Tarte said he’s long been against the tolls as well, and said his “200 people” comment was sarcasm.

“At no point have I been in favor of this specific project,” said Tarte. “We’re in silly season.”

Flippable district?

N.C. Senate District 41 covers the towns in north Mecklenburg, such as Cornelius, Davidson and Huntersville, then snakes around the county’s western border, covering much of Steele Creek and south Ballantyne.

Tarte’s seat is seen by Democrats as one of the most likely to flip from red to blue, in large part because his district was redrawn for this year under court order and now includes more Democrats than in its previous iteration. Instead of being 35 percent Republican and 30 percent Democratic voters (with most of the rest unaffiliated), Democrats and Republicans both make up just over 31 percent of the district’s registered voters.

Hillary Clinton would have won the district 50-45 percent in 2016, based on its current lines.

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Tarte and Marcus differ sharply on other hot-button issues such as gun control. Marcus favors new rules to lower violence and halt mass shootings, such as a “red flag” law that would allow judges to temporarily take guns from people deemed a danger to themselves or others and expanded background checks.

“Our state can and should be doing more,” said Marcus.

Tarte, on the other hand, said the state should fund more school psychologists to identify kids who are at risk of committing mass shootings. But he said more gun control rules should be avoided because they risk infringing on the Second Amendment.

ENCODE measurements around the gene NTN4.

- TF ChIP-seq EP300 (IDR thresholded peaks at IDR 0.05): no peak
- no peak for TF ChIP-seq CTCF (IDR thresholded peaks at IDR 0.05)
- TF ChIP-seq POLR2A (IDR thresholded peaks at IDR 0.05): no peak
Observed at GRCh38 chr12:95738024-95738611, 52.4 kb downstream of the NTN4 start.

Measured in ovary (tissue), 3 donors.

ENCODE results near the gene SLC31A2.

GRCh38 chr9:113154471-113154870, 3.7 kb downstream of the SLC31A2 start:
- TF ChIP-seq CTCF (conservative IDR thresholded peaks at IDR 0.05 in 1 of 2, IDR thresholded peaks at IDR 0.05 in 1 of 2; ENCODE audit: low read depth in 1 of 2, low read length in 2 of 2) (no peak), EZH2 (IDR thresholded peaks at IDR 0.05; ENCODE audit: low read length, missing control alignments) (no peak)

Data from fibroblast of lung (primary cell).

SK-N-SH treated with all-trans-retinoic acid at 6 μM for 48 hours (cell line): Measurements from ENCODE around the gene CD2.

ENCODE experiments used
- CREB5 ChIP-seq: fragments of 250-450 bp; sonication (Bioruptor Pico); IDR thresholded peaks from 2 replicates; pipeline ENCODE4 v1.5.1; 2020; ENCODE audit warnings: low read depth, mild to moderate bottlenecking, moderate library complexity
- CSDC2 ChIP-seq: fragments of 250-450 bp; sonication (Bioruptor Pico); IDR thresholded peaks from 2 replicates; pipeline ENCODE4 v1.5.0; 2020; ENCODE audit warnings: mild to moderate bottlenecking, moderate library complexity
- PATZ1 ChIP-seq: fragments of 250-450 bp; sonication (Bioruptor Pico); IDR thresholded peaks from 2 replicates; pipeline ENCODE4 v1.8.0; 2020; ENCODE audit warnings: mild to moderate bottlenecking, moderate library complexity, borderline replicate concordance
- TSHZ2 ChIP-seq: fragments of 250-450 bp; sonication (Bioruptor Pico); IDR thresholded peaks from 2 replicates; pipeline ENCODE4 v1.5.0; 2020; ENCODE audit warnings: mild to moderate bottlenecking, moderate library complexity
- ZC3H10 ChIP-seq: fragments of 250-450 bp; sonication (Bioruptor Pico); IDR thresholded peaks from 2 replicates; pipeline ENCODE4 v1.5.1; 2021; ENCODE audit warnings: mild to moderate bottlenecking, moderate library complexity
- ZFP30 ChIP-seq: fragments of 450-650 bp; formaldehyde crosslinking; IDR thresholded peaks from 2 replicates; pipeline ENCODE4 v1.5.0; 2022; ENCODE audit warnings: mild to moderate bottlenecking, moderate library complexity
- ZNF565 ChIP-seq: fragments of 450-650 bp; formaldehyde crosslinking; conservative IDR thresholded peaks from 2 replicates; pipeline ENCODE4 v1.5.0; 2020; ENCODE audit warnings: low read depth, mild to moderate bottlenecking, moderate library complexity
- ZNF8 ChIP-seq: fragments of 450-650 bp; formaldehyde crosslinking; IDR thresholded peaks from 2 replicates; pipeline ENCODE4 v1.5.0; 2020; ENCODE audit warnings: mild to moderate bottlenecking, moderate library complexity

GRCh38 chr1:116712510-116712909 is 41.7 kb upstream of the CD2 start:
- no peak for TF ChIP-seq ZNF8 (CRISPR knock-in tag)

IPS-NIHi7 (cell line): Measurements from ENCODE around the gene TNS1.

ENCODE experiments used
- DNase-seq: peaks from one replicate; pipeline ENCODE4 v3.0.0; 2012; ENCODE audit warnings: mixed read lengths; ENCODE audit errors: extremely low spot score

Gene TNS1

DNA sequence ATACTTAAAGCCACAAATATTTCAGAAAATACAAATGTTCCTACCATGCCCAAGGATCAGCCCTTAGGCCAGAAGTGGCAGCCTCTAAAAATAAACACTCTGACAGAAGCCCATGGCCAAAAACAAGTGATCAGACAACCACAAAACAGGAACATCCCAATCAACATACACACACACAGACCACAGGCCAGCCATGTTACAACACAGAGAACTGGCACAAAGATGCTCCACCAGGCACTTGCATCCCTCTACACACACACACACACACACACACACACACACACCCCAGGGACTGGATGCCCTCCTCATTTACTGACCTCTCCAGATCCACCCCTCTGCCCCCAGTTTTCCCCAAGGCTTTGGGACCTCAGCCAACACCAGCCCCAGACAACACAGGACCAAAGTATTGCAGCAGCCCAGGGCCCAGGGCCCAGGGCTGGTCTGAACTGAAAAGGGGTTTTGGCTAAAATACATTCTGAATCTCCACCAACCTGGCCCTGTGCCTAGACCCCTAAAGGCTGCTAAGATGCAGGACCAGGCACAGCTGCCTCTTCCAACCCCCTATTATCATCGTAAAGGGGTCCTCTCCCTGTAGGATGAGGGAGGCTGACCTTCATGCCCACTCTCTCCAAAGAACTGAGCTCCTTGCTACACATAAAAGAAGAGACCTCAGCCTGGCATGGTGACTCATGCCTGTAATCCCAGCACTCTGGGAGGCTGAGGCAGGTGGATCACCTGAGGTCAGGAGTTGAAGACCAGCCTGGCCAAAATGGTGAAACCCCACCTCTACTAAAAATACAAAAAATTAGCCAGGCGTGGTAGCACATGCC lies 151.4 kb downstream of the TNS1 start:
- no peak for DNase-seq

“The key is to have the resources to plug these kids in early,” he said. “We should never impinge or infringe on the legal rights of a citizen.”

On teacher pay and education funding, Tarte points to increases in funding that have been adopted since 2011. But Marcus said those don’t fully account for inflation, and that teacher protests in Raleigh like those that took place this spring show the state needs to do more for teachers.

“It’s not just about money, it’s about respect. And they’re not getting it,” she said.

Teacher signs.jpg
Thousands of teachers crowd Fayetteville Street in Raleigh, N.C. Wednesday, May 16, 2018 as they march to the N.C. Legislative building during the “March for Students and Rally for Respect,” the largest act of organized teacher political action in state history.